A good alternative to glucosamine for reducing joint pain. Niacinamide is also known as vitamin B-3. Take 500mg 3 times a day for about 3 months. Be sure to ask for the ‘non-flushing’ variety.
B-Complex Vitamins:
Usually part of a good multi-vitamin. Take daily.
Vitamin C:
Is vital for maintaining healthy synovial fluid that surrounds the joint. Take 1,000mg a day, again check your multivitamin; it may contain enough vitamin C without requiring a separate supplement.
Curcumin Supplements
: derived from the turmeric spice are useful for reducing inflammation and improving blood circulation. Take 3 daily, in the middle of your 3 main meals.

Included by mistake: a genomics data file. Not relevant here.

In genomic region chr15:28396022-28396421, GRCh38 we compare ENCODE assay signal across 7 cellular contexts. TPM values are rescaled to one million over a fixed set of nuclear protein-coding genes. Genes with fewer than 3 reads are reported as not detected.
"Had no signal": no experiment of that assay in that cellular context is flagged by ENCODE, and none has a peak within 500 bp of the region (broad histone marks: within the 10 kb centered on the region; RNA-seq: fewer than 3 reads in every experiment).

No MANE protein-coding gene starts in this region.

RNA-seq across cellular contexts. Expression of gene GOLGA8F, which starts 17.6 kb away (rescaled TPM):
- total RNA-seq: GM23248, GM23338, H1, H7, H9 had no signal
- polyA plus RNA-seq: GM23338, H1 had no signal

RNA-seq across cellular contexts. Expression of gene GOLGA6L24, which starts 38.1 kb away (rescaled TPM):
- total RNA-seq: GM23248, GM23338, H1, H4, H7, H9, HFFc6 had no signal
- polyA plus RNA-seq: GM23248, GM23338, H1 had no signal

Cod-Liver Oil:
Contains lots of pain-relieving vitamin D.
Pine Bark
: Is a powerful antioxidant which a recent study published in the Journal of Phytotherapy Research indicates may improve osteoarthritis pain by up to 55 percent. Pine bark extract supplements can be found in many health stores or online, although the brand 'Pycnogenol' was one the tested in this particular study.

  Related Articles on Arthritis

For more related subjects, see the following:

Arthritis of the Shoulder
Alternative Treatments for Osteoporosis
Chelation Treatment
Arthritis of the Hands